Only an entitled person may be granted a patent to an invention. In other words, the proprietor of a patent must either be the inventor, or must have somehow acquired the right to the patent from the inventor. Where a patent application is made in the name of someone who is not the inventor, it is important to clarify precisely how the applicant has become entitled.
The right to a patent begins with the inventor, or (as is often the case) with the joint inventors. But who exactly is the inventor? The Patents Act, perhaps attempting to be helpful, states that the inventor method the “actual deviser” of the invention. The “invention” in this context is the inventive concept which was offered at the start of the application course of action. If, as sometimes happens, the ultimately granted patent is slightly narrower in its scope than the originally purported invention, this makes no difference. An assessment of the prior art is not applicable in calculating questions of inventorship.
In order to properly determine the identity of the inventor or inventors, it is first necessary to clarify the inventive concept in the patent application. Once that is done, it is the originator of that inventive concept who is the inventor. Furthermore, any person who provides basic enabling disclosure, in other words, information without which the skilled person would not be able to put the invention into effect, is a joint inventor. however, a person who provides only disclosure of details which the skilled person could freely have worked out himself is not necessarily an inventor.
Where there is any doubt as to whether a person is an inventor, it may be best to name them as an inventor on the patent application, and to concentrate on ensuring that the case for the applicant’s acquisition of the rights is fully made out. Since without of entitlement is a grounds for revocation of a granted patent, resolving any possible uncertainty at the start of the time of action is worthwhile.
How rights pass from the inventor
The most shared scenario in which somebody other than the inventor is entitled to a patent for an invention is where the inventor makes the invention during his employment. In this case, the right to the patent will typically belong to the employer, as long as two criteria are met:
- the invention was made during the employee’s duties; and
- either the duties were such that an invention might reasonably have been expected to consequence or the duties were such that the employee had a special obligation to further the interests of his employer.
In practice, consequently, employers will usually own inventions which were made by employees working in any kind of research role, because inventions might reasonably be expected to consequence from that role (i.e. the employee’s job is to invent). Employers will also own inventions made by employees who have some kind of special obligation to their employer, for example, employees who are directors of their employing company.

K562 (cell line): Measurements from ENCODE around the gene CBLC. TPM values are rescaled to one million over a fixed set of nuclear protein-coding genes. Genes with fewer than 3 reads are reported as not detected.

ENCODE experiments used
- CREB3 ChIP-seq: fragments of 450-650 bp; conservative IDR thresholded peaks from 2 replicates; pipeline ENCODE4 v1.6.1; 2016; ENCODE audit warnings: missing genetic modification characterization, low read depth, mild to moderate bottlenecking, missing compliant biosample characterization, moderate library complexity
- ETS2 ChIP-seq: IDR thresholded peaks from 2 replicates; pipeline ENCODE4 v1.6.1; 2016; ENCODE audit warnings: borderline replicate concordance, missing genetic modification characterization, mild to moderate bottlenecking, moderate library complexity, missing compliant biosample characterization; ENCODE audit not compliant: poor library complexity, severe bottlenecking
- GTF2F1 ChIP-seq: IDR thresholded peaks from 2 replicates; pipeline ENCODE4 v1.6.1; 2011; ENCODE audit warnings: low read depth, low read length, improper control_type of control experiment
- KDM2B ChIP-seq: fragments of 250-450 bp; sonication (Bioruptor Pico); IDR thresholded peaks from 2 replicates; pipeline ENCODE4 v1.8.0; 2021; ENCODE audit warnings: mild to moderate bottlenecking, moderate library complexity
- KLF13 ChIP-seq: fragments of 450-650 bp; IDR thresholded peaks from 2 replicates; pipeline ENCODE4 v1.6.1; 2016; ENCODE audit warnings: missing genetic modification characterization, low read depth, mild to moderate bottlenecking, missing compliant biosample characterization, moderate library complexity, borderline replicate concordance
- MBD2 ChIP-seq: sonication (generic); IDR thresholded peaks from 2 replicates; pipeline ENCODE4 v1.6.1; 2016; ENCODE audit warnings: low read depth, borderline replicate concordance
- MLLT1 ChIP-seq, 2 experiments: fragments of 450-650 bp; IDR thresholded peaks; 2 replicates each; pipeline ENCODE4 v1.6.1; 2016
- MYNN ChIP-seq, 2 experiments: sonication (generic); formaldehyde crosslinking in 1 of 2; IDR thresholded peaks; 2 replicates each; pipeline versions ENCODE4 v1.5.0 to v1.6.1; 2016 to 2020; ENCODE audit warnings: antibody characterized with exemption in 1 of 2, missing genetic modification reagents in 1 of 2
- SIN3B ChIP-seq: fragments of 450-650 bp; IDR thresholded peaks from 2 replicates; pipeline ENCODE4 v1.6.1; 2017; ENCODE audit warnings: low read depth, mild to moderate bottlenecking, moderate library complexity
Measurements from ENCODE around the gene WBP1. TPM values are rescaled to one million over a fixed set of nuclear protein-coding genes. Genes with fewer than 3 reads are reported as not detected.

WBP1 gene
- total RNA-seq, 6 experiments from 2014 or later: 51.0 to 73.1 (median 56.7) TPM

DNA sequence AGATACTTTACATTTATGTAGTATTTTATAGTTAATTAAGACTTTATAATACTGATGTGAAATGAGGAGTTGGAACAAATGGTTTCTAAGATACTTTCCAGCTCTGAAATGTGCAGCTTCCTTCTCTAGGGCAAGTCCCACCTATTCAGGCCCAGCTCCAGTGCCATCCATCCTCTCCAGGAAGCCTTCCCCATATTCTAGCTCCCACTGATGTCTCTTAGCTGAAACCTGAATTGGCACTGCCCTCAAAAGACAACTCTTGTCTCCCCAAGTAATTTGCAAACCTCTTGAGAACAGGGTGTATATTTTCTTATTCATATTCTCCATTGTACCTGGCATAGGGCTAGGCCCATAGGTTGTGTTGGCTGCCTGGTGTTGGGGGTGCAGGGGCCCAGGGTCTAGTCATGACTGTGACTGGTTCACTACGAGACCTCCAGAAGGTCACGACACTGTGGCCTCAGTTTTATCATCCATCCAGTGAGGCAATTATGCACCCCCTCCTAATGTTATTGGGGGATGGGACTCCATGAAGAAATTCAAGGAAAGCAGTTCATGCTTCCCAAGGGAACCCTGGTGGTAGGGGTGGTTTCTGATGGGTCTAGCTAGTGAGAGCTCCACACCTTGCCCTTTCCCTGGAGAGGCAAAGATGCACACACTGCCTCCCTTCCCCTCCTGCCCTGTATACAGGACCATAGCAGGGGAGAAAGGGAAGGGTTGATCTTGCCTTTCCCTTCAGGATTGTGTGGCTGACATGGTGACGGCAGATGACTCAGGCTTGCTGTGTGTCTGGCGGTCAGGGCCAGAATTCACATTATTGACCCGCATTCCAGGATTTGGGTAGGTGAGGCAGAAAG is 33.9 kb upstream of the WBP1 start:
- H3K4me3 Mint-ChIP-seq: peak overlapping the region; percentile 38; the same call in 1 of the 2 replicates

observe that any term in a contract of employment which purports to make the situation any less favourable to an employee (for example, a clause giving the employer the right to inventions not made during the employee’s duties) is unenforceable.
The term “employee” can sometimes be a source of doubt. It does not necessarily average that the person has to be an employee for the purposes of tax and national insurance, for example. The Court of popularity has set out three conditions which have to be met to determine that a ‘servant’ was an employee:
- the servant agreed that, in consideration of some payment, he would provide his own work and skill in the performance of some service to his master;
- he agreed that he would subject himself to his master’s control in the performance of that service; and
- the provisions of the contract were consistent with it being a contract of service.
The implication of this rule is that a self-employed contractor who is engaged to carry out research and development may be an employee for the purposes of The Patents Act if he must provide his own work (he cannot sub-contract to somebody else), and he must do the work in a way which is to some degree dictated by the employer.
Often, a director and 100% shareholder of a company may not technically be an employee. However, the argument may be an academic one, since such a person would likely keep up rights on trust for the company.
Rights may also pass from an inventor to an applicant by assignment, that is, by a contract which simply sells (or gives away) the right to a patent.
Putting entitlement at issue
If somebody else has applied for a patent to an invention which is rightly yours, the argument may be referred to the Intellectual character Office. If the IPO agree that you are entitled to the patent, then the application may be transferred into your name. Alternatively, you can ask for the original application to be refused, and file a new application in your name.
A similar procedure applies if a patent to your invention has already been granted to another person, and similar remedies are obtainable. However, the rights must usually be disputed within two years following grant of the patent at issue.
It is best to resolve any doubt as to entitlement at the earliest possible opportunity, especially if an inexpensive and amicable resolution presents itself. Failing to do so may consequence in a far more costly argument further down the line.